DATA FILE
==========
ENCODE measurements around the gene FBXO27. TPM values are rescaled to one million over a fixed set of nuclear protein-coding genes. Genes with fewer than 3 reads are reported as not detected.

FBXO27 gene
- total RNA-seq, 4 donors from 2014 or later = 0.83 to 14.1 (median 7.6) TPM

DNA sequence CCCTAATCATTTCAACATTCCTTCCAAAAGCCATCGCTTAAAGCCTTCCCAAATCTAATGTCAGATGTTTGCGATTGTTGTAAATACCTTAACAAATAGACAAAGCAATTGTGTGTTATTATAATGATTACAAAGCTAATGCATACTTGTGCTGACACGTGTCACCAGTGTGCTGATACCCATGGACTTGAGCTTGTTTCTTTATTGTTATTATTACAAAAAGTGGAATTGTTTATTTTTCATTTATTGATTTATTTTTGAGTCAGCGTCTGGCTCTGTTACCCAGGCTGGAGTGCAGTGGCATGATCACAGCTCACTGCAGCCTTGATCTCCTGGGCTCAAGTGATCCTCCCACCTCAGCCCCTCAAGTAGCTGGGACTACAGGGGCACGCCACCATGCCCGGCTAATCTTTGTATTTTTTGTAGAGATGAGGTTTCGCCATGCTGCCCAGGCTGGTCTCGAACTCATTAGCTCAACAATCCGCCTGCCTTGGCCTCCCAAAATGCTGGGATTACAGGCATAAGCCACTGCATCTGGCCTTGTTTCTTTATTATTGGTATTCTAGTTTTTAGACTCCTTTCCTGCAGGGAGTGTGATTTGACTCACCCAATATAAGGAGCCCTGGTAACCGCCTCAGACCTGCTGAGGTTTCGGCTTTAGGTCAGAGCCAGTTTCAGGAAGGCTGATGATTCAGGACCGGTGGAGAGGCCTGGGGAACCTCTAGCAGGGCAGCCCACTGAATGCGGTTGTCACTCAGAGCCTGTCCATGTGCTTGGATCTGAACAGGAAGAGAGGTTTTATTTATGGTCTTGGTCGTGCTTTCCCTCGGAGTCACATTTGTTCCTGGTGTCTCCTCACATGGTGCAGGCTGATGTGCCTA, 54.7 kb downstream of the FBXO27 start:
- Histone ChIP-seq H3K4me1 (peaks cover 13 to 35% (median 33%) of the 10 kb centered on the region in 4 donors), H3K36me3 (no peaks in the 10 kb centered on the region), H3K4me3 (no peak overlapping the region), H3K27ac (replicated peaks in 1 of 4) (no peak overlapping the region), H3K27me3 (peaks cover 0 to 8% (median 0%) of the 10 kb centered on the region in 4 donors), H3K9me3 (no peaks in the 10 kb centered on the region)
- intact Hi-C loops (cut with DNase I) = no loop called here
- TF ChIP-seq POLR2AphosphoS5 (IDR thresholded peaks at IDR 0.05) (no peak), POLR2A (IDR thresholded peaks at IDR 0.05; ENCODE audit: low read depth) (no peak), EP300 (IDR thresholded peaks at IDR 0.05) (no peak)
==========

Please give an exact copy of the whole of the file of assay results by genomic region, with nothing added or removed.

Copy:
ENCODE measurements around the gene FBXO27. TPM values are rescaled to one million over a fixed set of nuclear protein-coding genes. Genes with fewer than 3 reads are reported as not detected.

FBXO27 gene
- total RNA-seq, 4 donors from 2014 or later = 0.83 to 14.1 (median 7.6) TPM

DNA sequence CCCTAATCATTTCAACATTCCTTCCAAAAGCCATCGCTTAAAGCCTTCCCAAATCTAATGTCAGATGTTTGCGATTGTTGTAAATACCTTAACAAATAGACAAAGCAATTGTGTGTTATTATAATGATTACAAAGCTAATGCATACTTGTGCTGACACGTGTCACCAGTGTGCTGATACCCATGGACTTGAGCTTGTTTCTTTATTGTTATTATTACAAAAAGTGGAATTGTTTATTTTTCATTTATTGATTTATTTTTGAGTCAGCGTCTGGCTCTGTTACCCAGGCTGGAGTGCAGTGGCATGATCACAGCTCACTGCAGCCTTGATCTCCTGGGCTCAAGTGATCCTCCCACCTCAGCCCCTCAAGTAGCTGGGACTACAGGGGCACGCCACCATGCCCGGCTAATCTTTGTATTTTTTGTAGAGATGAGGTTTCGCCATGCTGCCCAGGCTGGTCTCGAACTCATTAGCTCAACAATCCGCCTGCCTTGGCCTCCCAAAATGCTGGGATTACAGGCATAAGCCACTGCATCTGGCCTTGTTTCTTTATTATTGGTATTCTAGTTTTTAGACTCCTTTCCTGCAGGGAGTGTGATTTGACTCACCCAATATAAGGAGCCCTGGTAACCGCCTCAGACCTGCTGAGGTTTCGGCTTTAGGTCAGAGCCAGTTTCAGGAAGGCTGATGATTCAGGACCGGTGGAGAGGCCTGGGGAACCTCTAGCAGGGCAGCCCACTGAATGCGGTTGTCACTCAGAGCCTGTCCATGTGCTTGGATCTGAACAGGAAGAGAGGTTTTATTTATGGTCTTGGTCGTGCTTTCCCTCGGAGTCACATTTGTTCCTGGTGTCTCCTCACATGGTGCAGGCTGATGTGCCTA, 54.7 kb downstream of the FBXO27 start:
- Histone ChIP-seq H3K4me1 (peaks cover 13 to 35% (median 33%) of the 10 kb centered on the region in 4 donors), H3K36me3 (no peaks in the 10 kb centered on the region), H3K4me3 (no peak overlapping the region), H3K27ac (replicated peaks in 1 of 4) (no peak overlapping the region), H3K27me3 (peaks cover 0 to 8% (median 0%) of the 10 kb centered on the region in 4 donors), H3K9me3 (no peaks in the 10 kb centered on the region)
- intact Hi-C loops (cut with DNase I) = no loop called here
- TF ChIP-seq POLR2AphosphoS5 (IDR thresholded peaks at IDR 0.05) (no peak), POLR2A (IDR thresholded peaks at IDR 0.05; ENCODE audit: low read depth) (no peak), EP300 (IDR thresholded peaks at IDR 0.05) (no peak)